Why Traditional Leaders Sit on Stools in Akan Settlements

The Akan (/ˈækæn/) are a meta-ethnicity living in the countries of present-day Ghana and Ivory Coast. The Akan language is made up of three main dialects, Asante Twi, Akuapem Twi and Fante Twi. Different groups of people that makes up the Akans includes; Asante, Bono, Kwahu, Fante, Assin, Sefwi, Akyem, Akuapem, Nzema, Wassa.

And among the traditional settlements of the Akan, stools are seen as the symbol of authority and power.

Stools are generally carved or decorated to carry deep symbolic meanings which are powerful vehicles of strong ties with the ancestors and hence with the spiritual world, as far as the state is concerned. The term “stools” may denote the office of an Ohene and also of subordinate officials such as Okyeame or Gyaasehene (household chief). Stools are august emblems of political, judicial and social leadership. The most important of a chief’s regalia and the ‘Sine qua non’ of his high office (kyerematen, 1964). Among the Akans in general, the symbol of authority of a traditional ruler is the stool. It is the principal symbol of a chief’s political power and authority. Several kingdoms and chiefdoms in Africa had and still have traditions of using stools in place of chairs as thrones.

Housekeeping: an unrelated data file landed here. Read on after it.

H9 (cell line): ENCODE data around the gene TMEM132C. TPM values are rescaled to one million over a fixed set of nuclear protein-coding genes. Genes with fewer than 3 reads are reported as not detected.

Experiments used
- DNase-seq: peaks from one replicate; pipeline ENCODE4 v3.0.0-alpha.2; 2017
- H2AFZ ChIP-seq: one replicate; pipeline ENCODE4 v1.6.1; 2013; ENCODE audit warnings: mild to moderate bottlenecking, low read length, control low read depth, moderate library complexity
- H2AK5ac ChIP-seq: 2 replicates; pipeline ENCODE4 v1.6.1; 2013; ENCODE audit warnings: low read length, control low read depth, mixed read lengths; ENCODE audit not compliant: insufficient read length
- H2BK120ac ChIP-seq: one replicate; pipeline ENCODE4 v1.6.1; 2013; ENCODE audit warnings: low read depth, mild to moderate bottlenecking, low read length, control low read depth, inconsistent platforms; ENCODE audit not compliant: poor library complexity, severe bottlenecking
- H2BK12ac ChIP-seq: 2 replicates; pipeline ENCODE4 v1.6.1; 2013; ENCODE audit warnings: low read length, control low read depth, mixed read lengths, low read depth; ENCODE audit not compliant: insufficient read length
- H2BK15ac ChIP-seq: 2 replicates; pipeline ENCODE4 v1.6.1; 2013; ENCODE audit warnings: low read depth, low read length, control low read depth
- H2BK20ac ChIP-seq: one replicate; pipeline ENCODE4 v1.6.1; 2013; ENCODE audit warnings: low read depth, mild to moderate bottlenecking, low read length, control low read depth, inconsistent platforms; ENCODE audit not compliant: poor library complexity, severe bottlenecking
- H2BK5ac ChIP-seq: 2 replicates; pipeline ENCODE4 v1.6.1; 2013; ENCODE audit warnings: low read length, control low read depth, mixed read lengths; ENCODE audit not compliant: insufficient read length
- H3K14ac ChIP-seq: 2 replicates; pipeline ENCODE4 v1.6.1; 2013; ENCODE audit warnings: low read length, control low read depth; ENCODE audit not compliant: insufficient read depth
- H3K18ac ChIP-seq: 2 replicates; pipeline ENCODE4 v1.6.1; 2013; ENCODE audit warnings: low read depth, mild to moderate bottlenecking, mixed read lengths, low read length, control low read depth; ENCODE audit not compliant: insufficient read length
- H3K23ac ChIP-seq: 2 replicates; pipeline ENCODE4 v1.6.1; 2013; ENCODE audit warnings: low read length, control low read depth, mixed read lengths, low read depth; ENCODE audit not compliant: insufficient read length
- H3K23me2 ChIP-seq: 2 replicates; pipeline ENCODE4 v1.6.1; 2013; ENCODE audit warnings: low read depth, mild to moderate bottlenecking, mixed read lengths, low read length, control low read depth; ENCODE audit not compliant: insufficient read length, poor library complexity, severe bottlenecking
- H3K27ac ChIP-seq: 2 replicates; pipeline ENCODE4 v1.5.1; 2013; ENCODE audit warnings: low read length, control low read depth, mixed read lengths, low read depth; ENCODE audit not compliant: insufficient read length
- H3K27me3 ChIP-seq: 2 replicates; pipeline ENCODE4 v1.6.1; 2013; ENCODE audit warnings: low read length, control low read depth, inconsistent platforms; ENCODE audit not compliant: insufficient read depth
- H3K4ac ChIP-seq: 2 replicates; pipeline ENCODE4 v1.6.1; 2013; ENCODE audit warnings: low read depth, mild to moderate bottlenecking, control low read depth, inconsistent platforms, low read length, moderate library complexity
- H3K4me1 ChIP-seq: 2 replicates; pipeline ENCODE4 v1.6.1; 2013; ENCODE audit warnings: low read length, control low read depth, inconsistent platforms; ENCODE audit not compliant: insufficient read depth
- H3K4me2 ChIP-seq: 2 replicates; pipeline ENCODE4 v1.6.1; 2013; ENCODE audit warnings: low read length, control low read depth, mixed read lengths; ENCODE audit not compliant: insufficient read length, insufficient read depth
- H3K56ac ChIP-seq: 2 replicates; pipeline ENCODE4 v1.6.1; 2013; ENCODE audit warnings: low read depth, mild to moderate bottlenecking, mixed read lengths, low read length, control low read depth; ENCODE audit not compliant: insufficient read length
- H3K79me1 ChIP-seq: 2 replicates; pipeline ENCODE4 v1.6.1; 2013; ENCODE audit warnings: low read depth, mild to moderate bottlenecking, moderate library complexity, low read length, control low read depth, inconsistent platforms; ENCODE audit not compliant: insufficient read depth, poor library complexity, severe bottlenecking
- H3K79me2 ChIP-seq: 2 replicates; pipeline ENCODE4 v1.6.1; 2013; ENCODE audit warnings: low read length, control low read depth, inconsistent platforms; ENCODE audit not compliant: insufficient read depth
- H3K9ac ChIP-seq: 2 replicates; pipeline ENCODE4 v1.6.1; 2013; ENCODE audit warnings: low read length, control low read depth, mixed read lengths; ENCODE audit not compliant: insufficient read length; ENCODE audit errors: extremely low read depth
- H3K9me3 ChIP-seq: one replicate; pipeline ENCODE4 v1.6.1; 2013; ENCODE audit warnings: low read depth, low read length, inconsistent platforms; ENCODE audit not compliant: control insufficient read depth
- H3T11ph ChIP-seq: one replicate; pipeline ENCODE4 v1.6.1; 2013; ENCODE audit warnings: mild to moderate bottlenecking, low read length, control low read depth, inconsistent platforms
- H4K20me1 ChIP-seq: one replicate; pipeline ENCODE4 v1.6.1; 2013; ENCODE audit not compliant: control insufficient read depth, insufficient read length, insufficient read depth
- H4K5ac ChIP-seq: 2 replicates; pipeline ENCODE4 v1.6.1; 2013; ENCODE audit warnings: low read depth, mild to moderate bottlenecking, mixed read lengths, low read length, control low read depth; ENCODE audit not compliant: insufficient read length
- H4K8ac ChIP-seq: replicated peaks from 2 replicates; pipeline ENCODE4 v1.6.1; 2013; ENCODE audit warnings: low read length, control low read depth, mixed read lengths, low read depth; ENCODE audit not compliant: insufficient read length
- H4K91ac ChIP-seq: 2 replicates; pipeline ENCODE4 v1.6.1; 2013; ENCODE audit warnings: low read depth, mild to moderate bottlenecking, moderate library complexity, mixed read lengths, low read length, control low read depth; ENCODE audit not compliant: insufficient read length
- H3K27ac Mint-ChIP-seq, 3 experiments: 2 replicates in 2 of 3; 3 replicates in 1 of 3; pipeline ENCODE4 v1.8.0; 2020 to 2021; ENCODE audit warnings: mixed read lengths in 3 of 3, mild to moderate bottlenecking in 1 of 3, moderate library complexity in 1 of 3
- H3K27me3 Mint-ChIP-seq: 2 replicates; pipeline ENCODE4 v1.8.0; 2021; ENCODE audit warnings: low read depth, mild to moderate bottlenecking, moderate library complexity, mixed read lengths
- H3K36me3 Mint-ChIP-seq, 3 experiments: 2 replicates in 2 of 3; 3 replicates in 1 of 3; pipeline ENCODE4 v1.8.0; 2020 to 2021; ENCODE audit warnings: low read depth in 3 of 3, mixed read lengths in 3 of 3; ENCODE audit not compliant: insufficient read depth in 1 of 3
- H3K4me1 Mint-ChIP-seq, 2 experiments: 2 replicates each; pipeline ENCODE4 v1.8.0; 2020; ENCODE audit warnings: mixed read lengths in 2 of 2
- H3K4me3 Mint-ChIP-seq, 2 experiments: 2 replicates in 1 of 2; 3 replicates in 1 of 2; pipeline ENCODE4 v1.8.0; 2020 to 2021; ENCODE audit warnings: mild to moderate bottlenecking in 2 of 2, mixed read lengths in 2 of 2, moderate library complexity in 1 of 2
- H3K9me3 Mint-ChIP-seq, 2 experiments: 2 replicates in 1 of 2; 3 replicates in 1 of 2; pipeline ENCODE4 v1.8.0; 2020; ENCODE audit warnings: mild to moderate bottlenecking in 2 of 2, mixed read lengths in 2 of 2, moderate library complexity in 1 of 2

The stool is used as a symbol of chieftaincy (particularly male) in special and private occasions, and is seen as a symbol of royalty, custom and tradition. Queen mothers may be seen in public sitting on the traditional stool as a seat of authority, communicating messages about the nature of leadership. The asesedwa is believed to have religious importance. It is carved into different sizes, shape and design to communicate a specific message of authority. It is important in the Akan tradition because it highlights the sense of community, social and political life, tradition and serving as a symbol of unity and solidarity, believed to bind the souls of their kinsmen together in both the physical and metaphysical worlds. The stool has a great influence on when a leader assumes office and hence a popular term "enstoolment" is used. In Akan, the stool of a leader is so integrally connected to his personality that the expression "a stool has fallen." defines his death.The Golden Stool of the Ashantis is a traditional stool called Sika Dwa which is believed to have a metaphysical origin.
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